to Spring 2006 English Syllabus
2 - American Legacies
Herron, Marchers from Selma to Montgomery, March 1, 1965
essay will grow out of the work that you are doing for Project 3. You
should be able to use much of the same material; however, now you will
further develop your topic and construct a formal, argumentative essay.
Your web project asked you to inform your viewer about your topic in an
interesting, visual format. You will now shift your informative content
to accommodate an argumentative purpose.
second essay consider the historical legacy of your topic for Project
3, that is, how your topic changed American history, or what effect your
topic had on the larger concerns of the late 20th century. Looking back
on your topic, how would you assess the difference it made in America’s
the following outline as a general strategy for your paper:
to construct an interesting opening for your essay. The link on
Our Resources page, Interesting
Intros, has several effective strategies for you to consider.
Your introduction should contain a clear claim, or thesis, outlining
the effect, or legacy, of your topic. Think of completing the
thought, “This topic affected American history by . . .
.” Or, because of X (insert topic here), Y happened. Or,
without X, Y wouldn't have happened.
paragraphs should develop the effects of your topic on history,
and the reasons why your topic made a difference for America.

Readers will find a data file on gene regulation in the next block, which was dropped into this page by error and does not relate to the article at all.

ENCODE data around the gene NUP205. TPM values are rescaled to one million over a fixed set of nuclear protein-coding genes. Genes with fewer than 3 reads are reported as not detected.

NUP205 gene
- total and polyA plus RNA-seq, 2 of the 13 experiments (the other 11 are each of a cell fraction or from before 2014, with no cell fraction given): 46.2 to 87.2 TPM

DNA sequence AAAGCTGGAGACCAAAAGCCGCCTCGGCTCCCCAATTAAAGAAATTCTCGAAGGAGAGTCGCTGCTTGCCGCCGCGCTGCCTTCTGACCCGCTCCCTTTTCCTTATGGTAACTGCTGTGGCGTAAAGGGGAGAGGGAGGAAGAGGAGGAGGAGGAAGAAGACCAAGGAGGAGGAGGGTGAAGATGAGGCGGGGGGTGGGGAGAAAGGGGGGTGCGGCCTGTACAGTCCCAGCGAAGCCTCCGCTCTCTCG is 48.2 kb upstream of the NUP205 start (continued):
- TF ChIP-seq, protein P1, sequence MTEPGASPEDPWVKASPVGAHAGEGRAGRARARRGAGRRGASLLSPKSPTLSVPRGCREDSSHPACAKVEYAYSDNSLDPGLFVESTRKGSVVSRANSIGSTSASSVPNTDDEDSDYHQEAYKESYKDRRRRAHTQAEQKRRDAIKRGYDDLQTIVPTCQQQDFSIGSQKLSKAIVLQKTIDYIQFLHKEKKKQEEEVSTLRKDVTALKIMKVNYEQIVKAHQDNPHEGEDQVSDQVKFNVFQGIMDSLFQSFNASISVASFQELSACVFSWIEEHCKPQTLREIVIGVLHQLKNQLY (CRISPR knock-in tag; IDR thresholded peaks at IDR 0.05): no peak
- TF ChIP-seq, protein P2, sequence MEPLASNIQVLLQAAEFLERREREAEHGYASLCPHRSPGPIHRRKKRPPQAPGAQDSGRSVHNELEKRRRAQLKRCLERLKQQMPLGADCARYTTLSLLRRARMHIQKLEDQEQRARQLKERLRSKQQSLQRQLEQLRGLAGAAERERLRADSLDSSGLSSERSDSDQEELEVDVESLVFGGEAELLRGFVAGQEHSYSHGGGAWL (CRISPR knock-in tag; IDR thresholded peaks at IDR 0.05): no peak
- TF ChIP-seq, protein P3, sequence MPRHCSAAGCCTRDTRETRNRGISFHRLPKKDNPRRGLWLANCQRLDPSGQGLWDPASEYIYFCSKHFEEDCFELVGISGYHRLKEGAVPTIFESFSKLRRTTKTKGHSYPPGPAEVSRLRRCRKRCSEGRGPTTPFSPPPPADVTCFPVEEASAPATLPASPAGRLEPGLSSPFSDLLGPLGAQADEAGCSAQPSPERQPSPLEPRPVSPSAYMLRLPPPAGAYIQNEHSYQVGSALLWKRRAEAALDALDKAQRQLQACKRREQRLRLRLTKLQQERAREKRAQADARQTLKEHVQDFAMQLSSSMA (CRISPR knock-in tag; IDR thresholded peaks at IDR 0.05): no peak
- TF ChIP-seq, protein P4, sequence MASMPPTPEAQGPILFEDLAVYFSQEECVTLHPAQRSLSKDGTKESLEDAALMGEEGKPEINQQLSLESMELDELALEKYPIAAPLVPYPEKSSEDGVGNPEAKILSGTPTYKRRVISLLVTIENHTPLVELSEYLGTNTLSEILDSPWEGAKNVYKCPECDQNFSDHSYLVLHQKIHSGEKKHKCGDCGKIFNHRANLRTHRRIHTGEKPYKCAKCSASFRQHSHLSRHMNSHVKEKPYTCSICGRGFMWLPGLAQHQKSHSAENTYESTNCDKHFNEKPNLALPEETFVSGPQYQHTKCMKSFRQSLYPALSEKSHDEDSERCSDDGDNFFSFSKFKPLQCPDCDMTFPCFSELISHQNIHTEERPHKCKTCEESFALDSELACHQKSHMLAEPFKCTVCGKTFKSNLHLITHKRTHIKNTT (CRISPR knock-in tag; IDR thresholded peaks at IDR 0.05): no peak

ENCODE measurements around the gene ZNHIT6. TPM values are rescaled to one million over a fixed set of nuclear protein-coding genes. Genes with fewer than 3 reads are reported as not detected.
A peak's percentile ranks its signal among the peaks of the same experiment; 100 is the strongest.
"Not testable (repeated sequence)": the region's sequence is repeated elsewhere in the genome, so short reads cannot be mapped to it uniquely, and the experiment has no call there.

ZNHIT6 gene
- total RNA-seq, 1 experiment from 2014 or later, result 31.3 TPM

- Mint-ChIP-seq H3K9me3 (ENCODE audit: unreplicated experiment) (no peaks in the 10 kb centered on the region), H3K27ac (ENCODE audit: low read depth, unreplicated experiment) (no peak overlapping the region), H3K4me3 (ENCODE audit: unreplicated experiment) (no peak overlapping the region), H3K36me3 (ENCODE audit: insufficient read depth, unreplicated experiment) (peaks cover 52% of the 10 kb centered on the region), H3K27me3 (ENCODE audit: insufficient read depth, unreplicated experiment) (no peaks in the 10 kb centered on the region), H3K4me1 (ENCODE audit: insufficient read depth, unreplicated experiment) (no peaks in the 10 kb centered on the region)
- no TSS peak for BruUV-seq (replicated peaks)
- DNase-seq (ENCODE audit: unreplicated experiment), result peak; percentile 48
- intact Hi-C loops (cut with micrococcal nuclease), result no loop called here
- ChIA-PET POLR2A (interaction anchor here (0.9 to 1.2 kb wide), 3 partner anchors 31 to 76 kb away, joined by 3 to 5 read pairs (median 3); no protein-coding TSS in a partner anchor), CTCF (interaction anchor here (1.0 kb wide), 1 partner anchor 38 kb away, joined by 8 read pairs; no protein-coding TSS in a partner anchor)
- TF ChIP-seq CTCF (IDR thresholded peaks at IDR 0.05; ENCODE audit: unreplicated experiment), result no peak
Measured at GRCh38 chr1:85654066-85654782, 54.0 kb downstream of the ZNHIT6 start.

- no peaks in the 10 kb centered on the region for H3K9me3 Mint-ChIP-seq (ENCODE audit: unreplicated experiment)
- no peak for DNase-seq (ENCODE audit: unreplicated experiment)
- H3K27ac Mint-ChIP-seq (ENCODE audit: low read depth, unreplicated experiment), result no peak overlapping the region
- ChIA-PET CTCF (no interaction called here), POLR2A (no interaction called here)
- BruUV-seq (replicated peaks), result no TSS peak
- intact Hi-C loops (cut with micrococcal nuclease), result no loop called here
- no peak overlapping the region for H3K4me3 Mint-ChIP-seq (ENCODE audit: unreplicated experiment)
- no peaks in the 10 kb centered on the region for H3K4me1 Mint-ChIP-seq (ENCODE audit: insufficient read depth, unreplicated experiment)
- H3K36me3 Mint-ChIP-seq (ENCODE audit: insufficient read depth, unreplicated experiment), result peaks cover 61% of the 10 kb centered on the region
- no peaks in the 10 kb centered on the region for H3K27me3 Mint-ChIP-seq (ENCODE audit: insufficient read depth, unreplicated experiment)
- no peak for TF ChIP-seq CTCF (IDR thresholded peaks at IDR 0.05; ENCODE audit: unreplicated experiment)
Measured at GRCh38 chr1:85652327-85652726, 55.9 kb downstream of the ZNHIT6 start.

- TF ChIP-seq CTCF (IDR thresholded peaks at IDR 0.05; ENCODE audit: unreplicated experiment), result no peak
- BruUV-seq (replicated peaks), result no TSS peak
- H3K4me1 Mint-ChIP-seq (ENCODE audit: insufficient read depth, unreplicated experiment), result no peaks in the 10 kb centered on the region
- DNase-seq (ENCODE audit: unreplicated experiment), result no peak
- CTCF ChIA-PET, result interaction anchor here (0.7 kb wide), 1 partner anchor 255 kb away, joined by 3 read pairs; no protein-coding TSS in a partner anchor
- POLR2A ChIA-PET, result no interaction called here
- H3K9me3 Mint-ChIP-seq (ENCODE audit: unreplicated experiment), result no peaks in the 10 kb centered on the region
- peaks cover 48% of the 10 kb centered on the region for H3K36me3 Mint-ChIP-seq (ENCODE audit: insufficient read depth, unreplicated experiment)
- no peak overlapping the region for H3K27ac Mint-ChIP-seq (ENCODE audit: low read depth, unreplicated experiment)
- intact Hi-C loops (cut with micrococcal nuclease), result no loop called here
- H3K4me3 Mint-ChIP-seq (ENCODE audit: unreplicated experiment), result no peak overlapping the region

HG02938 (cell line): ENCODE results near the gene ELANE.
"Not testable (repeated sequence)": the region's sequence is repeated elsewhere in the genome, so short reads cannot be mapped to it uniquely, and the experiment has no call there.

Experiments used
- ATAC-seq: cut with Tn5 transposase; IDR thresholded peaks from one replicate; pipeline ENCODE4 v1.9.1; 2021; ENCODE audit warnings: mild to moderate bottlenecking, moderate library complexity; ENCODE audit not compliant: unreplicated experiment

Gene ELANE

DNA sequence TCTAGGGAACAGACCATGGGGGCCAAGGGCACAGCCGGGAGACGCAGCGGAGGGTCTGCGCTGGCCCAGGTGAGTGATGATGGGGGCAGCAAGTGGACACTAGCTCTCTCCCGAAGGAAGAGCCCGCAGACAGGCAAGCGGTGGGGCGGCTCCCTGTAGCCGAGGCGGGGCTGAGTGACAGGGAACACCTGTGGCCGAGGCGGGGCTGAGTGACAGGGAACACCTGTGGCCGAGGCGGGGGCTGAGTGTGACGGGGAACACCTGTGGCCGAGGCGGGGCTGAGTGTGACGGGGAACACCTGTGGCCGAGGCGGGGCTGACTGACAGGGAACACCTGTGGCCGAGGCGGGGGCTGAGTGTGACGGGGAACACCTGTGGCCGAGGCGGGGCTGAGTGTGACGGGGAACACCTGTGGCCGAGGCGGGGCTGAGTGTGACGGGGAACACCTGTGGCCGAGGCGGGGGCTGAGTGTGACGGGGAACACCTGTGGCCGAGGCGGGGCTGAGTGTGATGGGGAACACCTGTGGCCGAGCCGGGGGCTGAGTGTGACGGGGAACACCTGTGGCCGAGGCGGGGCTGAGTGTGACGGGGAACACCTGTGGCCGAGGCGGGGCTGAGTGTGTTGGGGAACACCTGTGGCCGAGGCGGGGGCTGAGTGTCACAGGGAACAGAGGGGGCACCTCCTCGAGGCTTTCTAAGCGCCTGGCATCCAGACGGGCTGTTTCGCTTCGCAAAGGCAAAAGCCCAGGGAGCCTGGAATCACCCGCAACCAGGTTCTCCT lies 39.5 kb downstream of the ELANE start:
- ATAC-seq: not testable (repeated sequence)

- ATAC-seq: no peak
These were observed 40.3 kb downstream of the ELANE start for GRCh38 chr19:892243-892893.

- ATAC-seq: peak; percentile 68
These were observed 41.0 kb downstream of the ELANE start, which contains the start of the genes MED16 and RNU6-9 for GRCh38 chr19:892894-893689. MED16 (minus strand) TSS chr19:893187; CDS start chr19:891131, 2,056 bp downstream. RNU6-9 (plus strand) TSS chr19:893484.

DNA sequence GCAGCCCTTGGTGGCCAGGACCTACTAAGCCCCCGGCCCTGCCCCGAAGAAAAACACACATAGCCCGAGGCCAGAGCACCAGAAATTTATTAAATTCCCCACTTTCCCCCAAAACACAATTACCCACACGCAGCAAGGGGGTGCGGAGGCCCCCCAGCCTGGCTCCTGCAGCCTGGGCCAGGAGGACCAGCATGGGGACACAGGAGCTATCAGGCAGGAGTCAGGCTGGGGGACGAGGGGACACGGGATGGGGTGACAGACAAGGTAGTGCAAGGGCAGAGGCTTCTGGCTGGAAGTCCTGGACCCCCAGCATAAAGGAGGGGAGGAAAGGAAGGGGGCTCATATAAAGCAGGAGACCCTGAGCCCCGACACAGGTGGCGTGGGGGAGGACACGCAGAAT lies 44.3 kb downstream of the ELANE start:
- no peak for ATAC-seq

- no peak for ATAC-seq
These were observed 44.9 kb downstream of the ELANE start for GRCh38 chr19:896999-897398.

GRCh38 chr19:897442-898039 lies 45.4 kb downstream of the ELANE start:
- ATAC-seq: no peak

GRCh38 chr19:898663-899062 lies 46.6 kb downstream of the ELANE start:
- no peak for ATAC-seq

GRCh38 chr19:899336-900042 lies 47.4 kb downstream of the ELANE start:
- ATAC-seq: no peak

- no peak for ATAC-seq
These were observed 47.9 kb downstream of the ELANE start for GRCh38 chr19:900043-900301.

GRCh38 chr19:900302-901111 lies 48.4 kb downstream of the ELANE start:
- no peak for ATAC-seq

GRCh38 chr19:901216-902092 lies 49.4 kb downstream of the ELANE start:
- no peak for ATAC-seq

Your reasons should be supported by evidence. For example, if
you are arguing that the march from Selma to Montgomery (pictured
above) brought more national attention to the Civil Rights movement,
your evidence would include pointing to specific examples of how
the civil rights movement gained momentum following the march.
each paragraph with a transition that gently leads your reader
into the next main point you want to make. The reader should feel
the connections between paragraphs.
conclusion should have a clear connection to your introduction
but should not simply restate it. While the conclusion is not
the place for a completely new claim, it can be the place to end
your essay forcefully and memorably.
a separate Works Cited page in which you acknowledge your sources
in alphabetical order in MLA format.
the link on our home page to The Bedford/St. Martin’s Documentation
and Resource Home Page
Look at the sample MLA paper and its Works Cited page.
a book and a scholarly article in your Works Cited. Ask if
need help here. We will be going to the M.D. Anderson Library
include in-text parenthetical citations for any work that you
either quote directly or paraphrase. See the Quoting
Smoothly and Paraphrasing
links on our home page. Your parenthetical citations should lead
your reader to the first word in the Works Cited entry.
typed, double spaced, in standard 12 point font, stapled in the left-hand
- 750 -
1000 words in length
title that catches the reader’s interest
with clear thesis statement
that support your thesis
- A memorable
parenthetical citations for material paraphrased or quoted directly
- A separate
Works Cited page acknowledging sources for text and images in MLA format
material from at least one book
material from at least one scholarly article found in one of the library
- 2 images
as illustration for your argument
May 2, before 5:00.
essays in my hand or in my mailbox in the Writing Center, Room 217.
to turn in essays, with a letter grade penalty: Thursday,
May 4, before 5:00.
remind you of the following English Department policy: You must
turn in all written work in order to pass the class.
Reproduction of Marchers from Selma to Montgomery:
Marchers from Selma to Montgomery. March 21, 1965. Online Image. The Lyndon
Baines Johnson Library and Museum. 31 March 2005. <http://www.lbjlib.utexas.edu/johnson/Press.hom/weshallovercome.shtm>.